We have be­trayed South Africa’s dead in both world wars


Weekend Argus (Saturday Edition) - - ISSUES - WIL­LIAM SAUNDERSON–MEYER Jaun­diced

SEPTEM­BER 11. A date seared into the world’s con­scious­ness.

Then there is 11/ 11. Known, de­pend­ing where you are in the world, as Armistice Day, or Re­mem­brance Day, or Poppy Day, or Veter­ans Day.

Call it what you will. Al­though it pre­dates the Twin Tow­ers by al­most a cen­tury, the of­fi­cial end – the 11th hour of the 11th day of the 11th month of 1918 – of World War I is still com­mem­o­rated through­out the Com­mon­wealth, France, Bel­gium, the Nether­lands and the US.

The date, in most coun­tries, now hon­ours the ser­vice of their sol­diers in all con­flicts, not just World War I.

The “war to end all wars” proved to be any­thing but. It was merely a cur­tain-raiser to a cen­tury of con­flict, in­clud­ing an­other global con­flict in 1939-1945 that up­ended the lives of hun­dreds of mil­lions.

In­clud­ing the lives of South Africans. Al­though the Union was a mere four years old in 1914 and there had been a bit­ter scorchedearth con­flict be­tween the Bo­ers and Bri­tish only a dozen years ear­lier, South Africa im­me­di­ately en­tered the war on the Bri­tish side.

At Delville Wood the hastily as­sem­bled and in­ex­pe­ri­enced 1st SA Infantry Bri­gade cap­tured and held the for­est for four hellish days in July 1916. The bri­gade en­tered the wood with 3 153 men, of which 763 were killed and 1 709 were wounded.

At the out­break of World War II, the South African mil­i­tary com­prised barely 5 000 men. De­spite the risk of armed in­sur­rec­tion by Afrikan­ers who op­posed in­volve­ment in “Bri­tain’s war” against a fas­cism that many of them openly sup­ported, South Africa again joined the al­lied forces and fought with great dis­tinc­tion in North Africa and Italy.

To­day, in a South Africa where many black com­men­ta­tors sim­plis­ti­cally at­tribute to whites a uni­ver­sally shared set of val­ues, be­liefs, in­ter­ests and be­hav­iour – much as do white com­men­ta­tors, as re­gards blacks – it is mostly for­got­ten how di­vided the white pop­u­la­tion was about both those great con­flicts.

In 1914, el­e­ments of the South African mil­i­tary were in open re­volt against join­ing the war on the Bri­tish side. Louis Botha had to de­clare mar­tial law, fire gen­er­als, and quell by force of arms a re­bel­lion by fel­low Afrikan­ers.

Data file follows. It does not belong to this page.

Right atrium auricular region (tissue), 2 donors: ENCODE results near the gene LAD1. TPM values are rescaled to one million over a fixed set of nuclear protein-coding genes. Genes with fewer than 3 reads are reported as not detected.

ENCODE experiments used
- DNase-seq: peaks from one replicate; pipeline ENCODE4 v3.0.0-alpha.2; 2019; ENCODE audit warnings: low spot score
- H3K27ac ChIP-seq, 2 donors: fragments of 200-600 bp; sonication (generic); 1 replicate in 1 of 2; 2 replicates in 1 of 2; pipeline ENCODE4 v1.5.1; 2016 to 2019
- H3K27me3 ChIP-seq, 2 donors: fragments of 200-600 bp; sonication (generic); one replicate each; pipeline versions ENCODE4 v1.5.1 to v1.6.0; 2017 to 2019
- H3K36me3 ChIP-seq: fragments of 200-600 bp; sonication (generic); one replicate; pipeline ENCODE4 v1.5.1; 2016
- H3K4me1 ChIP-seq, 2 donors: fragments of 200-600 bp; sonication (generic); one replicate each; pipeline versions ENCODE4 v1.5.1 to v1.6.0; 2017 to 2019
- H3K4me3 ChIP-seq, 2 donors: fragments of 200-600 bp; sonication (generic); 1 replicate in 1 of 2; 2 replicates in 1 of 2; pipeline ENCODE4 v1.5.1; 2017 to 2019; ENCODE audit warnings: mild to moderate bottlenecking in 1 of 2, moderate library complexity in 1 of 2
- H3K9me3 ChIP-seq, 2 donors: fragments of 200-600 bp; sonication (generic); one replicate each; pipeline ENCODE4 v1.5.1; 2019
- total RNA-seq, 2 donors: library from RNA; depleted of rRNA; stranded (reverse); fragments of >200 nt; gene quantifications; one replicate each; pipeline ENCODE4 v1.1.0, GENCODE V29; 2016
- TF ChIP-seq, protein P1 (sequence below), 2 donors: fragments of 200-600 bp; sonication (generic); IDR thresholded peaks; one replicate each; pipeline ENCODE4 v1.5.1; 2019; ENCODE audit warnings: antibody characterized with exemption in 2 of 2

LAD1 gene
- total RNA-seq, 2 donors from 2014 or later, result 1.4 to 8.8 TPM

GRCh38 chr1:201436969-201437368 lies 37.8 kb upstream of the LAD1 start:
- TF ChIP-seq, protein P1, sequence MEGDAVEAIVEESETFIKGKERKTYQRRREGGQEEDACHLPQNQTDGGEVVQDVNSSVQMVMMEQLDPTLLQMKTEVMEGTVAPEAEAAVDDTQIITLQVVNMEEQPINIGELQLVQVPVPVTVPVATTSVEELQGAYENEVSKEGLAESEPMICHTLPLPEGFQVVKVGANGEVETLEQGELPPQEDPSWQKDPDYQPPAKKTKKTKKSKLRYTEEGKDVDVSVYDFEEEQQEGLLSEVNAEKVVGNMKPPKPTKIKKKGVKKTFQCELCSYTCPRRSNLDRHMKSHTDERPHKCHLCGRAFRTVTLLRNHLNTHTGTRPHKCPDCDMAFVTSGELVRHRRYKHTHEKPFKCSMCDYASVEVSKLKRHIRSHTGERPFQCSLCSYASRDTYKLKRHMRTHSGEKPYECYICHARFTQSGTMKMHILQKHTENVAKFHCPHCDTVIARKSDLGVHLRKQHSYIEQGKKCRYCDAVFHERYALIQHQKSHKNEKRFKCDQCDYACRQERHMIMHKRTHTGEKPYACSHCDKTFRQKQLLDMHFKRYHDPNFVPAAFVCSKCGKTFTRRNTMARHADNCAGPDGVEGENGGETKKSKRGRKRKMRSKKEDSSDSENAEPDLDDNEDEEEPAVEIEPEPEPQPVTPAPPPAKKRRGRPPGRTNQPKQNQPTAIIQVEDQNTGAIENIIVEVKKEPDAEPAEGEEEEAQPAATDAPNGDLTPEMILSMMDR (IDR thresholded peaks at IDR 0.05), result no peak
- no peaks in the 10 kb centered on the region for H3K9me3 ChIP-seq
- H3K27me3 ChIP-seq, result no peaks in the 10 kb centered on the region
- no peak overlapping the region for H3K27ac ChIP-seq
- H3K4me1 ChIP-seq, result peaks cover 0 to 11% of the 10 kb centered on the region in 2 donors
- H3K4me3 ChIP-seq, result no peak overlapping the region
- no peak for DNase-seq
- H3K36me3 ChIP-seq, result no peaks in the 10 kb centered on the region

In 1939, Prime Min­is­ter Jan Smuts, him­self a for­mer Boer com­mando leader, car­ried the par­lia­men­tary di­vide to en­ter war by only 13 votes. The fas­cist Osse­wabrand­wag un­der­ground or­gan­i­sa­tion had a mem­ber­ship of a quar­ter of a mil­lion, out of an Afrikaner pop­u­la­tion of barely a mil­lion. Thou­sands had to be in­terned for sab­o­tage and other anti-war ac­tiv­i­ties.

In my own fam­ily, my fa­ther was op­posed to the war, while on mother’s side of the fam­ily, her el­dest brother was the 122nd per­son to join the per­force all-vol­un­teer Union De­fence Force. He won a Mil­i­tary Cross in the Western Desert, was wounded in ac­tion and then cap­tured. How­ever, none of this gal­lantry did any­thing to melt the stony heart of his own fa­ther, who al­ways saw his son’s ser­vice as a be­trayal of Afrikan­er­dom.

Such con­flicts were com­mon­place. Karen Horn’s re­cent book, In Enemy Hands, has com­pelling first­hand ac­counts of how the vol­un­teers of­ten en­coun­tered bit­ter en­mity from friends and fam­ily about en­list­ing.

They then had suf­fered the rigours of war and prisoner-of-war in­car­cer­a­tion and Horn writes, “re­turned home in 1945 to a coun­try which soon af­ter­wards tried its ut­most to pro­mote na­tional am­ne­sia with re­gard to its par­tic­i­pa­tion in the war”.

The am­ne­sia con­tin­ues. While there tra­di­tion­ally are an­nual Re­mem­brance Day cer­e­monies at the Ceno­taph in Cape Town, as well as at the Voortrekker Mon­u­ment and the Union Build­ings in Pre­to­ria, they make nary a splash on the na­tional con­scious­ness.

This year, one searched in vain for a sin­gle press ac­count of the cer­e­monies. The SA Na­tional De­fence Force web­site has screeds about cel­e­brat­ing Women’s Month, but does not even men­tion Re­mem­brance Day, al­though pre­sum­ably its sol­diers par­tic­i­pated in the Cape Town and Pre­to­ria cer­e­monies.

The ex­pla­na­tion most of­fered is that th­ese con­flicts were “white” wars, of no im­port to blacks who, even when they en­listed, be­cause of racist ex­clu­sion were rarely armed. It’s an ex­pla­na­tion that has some va­lid­ity, but it cam­ou­flages a far more nu­anced re­al­ity.

Of the 330 000 South Africans who served in World War I, 83 000 were black and 2 500 coloured. In World War II, of the 334 000 who served, 77 000 were black and 46 000 coloureds and In­di­ans.

Match­ing the courage of the men at Delville Wood was that of the 607 men of the SA Na­tive Labour Corps – along with nine white of­fi­cers – who in 1917 sang and stamped a death dance as the troop­ship SS Mendi went down its doom af­ter be­ing rammed.

To hon­our the sac­ri­fice of fight­ing men is not to ex­alt war. On the con­trary, to not ac­cord re­spect and dig­nity to all those who served, on what­ever side, is a bar­ren as­ser­tion of moral su­pe­ri­or­ity over hu­man­ity.

The petty re­sponse of a fa­ther to­wards a son, as in the case of my grand­fa­ther, is ugly, but just hu­man foible. The petty re­sponse of an en­tire na­tion, as in the case of South Africa’s am­ne­sia to­wards its war dead, is an ugly and in­ex­cus­able be­trayal. Fol­low WSM on Twit­ter


● In Enemy Hands: South Africa’s POWs in World War II, by Karen Horn, Jonathan Ball Pub­lish­ers, 2015.

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